In 2020, the LA Clippers will have the most cap space of any team apart from Brooklyn, Dallas, and Indiana, and will be trying to reel in superstar free agents to stay competitive with LeBron’s Lakers.
This year, though, the Clippers have no all-stars and no cap space. At $120 million, just a sliver below the luxury tax, the Clippers will have the 16th highest salary in the league. Yet nobody expects them to be one of the league’s 16 playoff-bound teams.
The Clippers are still a talented team though, even if they prove unable to succeed in a difficult Western Conference. What arguably sets the Clippers apart however is an imbalance in their players’ offensive and defensive skill-sets. Perhaps more than any other team, the Clippers have players who either excel at offence far more than at defence, or excel at defence far more than at offence.
Exhibit A in this regard is, of course, Lou Williams. Last season Williams had by far the highest offensive real plus-minus (ORPM) in the league among shooting guards, well above the next on the list, Jimmy Butler and Demar Derozan. Among all NBA players Williams had the eighth highest ORPM, one spot behind Kevin Durant. Williams’ defensive real plus-minus (DRPM), however, was second from the bottom among all shooting guards in the league who averaged more than 24 minutes per game. Only Rodney Hood was worse. Williams was 515th among all players in DRPM, tied with Isaiah Thomas. He was only 119th in overall RPM, roughly the same as Dwight Howard.
For what it is worth (real plus minus stats can often be misleading) the difference between Williams’ very high ORPM (+4.25) and very low DRPM (-3.64) was 7.89, by far the highest such differential in the league. The only other players even above 6.0 in this metric were superstars James Harden, Stephen Curry, and Lebron James, and defensive specialists and/or big men Aaron Baynes, Andre Roberson, Hassan Whiteside, Yusuf Nurkic, and Rudy Gobert.
But Williams is hardly the Clippers’ only offensive or defensive specialist. Luc Mbah Moute and Patrick Beverley are both excellent defenders brought in from Houston. Avery Bradley is known for his on-ball defence. Sophomore Sindarius Thornwell was 20th in the NBA in DRPM minus ORPM (though he only averaged 16 minutes per game). Marcin Gortat and Wesley Johnson were 23rd and 35th in DRPM minus ORPM (though for Gortat especially this stat may be misleading). And 11th-pick rookie Shai Gilgeous-Alexander may become a top defensive point guard.
On the offensive end, apart from Lou Williams, the Clippers have Danilo Gallinari (now their most expensive placer by far), passing wizard Milos Teodosic, Tobias Harris (30th in the league in ORPM minus DRPM), Montrezl Harrel (95th in ORPM minus DRPM), and “the most efficient scorer in NBA history” Boban Marjonavic, who despite a decent DRPM cannot defend outside the paint.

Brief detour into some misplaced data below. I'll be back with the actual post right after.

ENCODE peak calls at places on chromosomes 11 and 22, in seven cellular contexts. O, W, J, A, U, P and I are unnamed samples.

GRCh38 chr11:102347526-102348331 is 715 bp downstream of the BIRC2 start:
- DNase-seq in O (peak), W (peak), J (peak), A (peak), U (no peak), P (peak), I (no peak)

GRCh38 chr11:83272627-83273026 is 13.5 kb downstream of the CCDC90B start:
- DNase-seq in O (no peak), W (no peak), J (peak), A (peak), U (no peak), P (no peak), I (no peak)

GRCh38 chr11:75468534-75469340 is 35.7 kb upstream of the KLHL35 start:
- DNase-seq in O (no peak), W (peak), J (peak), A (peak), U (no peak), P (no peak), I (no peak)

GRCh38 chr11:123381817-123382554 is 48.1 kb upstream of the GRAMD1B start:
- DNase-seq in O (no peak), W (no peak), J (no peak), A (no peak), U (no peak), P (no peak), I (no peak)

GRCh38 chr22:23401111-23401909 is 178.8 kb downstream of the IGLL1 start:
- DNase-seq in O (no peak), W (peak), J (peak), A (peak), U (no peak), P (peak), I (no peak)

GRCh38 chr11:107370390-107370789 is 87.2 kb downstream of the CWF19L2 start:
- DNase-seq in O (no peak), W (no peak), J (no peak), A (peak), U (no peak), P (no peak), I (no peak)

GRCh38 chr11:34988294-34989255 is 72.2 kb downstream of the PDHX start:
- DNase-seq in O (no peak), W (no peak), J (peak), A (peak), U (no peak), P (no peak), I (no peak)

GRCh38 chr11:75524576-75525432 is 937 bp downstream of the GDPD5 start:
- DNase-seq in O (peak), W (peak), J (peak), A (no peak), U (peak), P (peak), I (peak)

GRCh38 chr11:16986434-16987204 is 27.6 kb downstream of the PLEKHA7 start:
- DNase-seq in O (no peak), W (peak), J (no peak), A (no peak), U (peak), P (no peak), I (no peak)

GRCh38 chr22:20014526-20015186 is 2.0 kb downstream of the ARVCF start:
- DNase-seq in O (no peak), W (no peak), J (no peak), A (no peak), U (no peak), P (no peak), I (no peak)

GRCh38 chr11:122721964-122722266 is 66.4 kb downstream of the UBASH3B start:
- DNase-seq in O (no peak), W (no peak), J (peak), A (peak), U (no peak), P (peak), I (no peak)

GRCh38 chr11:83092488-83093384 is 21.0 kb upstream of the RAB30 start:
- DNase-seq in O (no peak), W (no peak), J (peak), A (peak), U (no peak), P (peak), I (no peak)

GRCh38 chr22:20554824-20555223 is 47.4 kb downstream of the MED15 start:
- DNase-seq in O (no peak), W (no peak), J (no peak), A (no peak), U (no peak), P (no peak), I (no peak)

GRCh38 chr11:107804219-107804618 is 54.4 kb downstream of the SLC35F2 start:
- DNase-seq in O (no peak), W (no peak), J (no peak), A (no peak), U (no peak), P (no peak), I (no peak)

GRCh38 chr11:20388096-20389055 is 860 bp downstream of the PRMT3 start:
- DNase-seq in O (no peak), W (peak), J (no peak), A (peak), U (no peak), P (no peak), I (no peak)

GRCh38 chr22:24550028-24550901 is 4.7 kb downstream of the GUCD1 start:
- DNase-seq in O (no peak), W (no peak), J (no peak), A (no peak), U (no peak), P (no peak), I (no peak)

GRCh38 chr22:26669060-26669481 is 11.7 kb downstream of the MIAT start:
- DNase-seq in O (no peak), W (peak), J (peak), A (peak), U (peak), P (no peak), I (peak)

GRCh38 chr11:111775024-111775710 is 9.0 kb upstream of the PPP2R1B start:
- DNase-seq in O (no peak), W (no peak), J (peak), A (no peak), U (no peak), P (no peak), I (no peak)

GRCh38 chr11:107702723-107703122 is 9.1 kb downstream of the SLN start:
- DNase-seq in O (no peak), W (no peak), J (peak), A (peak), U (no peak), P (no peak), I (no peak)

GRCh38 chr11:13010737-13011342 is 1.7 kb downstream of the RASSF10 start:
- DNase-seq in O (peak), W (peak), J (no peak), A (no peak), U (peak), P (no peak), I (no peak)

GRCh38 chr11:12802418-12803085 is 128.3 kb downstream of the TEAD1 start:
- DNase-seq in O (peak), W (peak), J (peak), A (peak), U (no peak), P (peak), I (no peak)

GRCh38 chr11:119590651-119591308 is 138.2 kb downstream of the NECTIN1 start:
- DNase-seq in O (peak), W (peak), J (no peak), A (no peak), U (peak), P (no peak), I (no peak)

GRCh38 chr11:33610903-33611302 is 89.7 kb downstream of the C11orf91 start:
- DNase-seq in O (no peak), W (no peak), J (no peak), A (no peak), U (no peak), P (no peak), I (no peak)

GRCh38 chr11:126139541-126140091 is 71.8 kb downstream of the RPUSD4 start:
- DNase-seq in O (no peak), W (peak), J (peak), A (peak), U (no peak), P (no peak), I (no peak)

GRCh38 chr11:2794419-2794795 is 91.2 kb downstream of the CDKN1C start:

Having a roughly equal balance of offensively and defensively imbalanced players means the Clippers are at least somewhat symmetrical in their lopsidedness.
Obviously, RPM stats do not tell a full story. A great example of this is Marjonavic, who has a decent DRPM not only because of excellent interior defence, but also because his perimeter defence is so poor that coaches immediately take him out of the game whenever opponents use a small lineup. Were Marjonavic to stay in the game in these situations, his ORPM-DRPM spread would likely be among the top in the league, as his offence would far exceed his defence. Conversely, Avery Bradley’s poor DRPM hides the fact of his elite on-ball defender status.
“Offence-Defence” for 48 Minutes
The Clippers’ well-balanced lopsidedness, combined with their low likelihood of making the playoffs, means they may be the best choice of a team to try out a strategy of basketball that is totally unlike any that has ever been tried before: playing “offence-defence” for the entire 48 minutes of every game.
Such a strategy would consist primarily of three things:
-substituting offensive and defensive specialist lineups at every opportunity during the game, in order to maximize the amount of time the offensive lineup plays offence and the defensive lineup plays defence
-playing at a fast pace and with an aggressive style in order to maximize the number of substitution opportunities available from fouls and deflections out of bounds, and create scoring opportunities for your poor-shooting but highly athletic defensive specialist lineup. (A face pace will also tire out the opposing team, which will lead to more fouls, deflections out of bounds, and transition scoring opportunities for the defensive specialist lineup).
-using trades or free agent signings in order to acquire even more offensive and defensive specialists
This strategy may sound (and be) crazy, but in some ways it is the logical extreme of trends currently defining the NBA. It would allow teams to have five excellent and versatile defenders on the court at the same time in order to execute switches and stifle opponents, then switch lineups to put on a bunch of floor-spacing shooters to play offence. It might even be the only way for some teams to compete against this year’s upgraded version of the Golden State Warriors.
So, instead of resigning itself to another losing season at basketball, a team like the Clippers should perhaps try to employ a strategy more akin to hockey: making constant line changes, playing quickly and aggressively, and differentiating its defensemen from its sharpshooters.
Would such a strategy actually be more likely to work? I don’t know, but it would certainly be interesting to watch.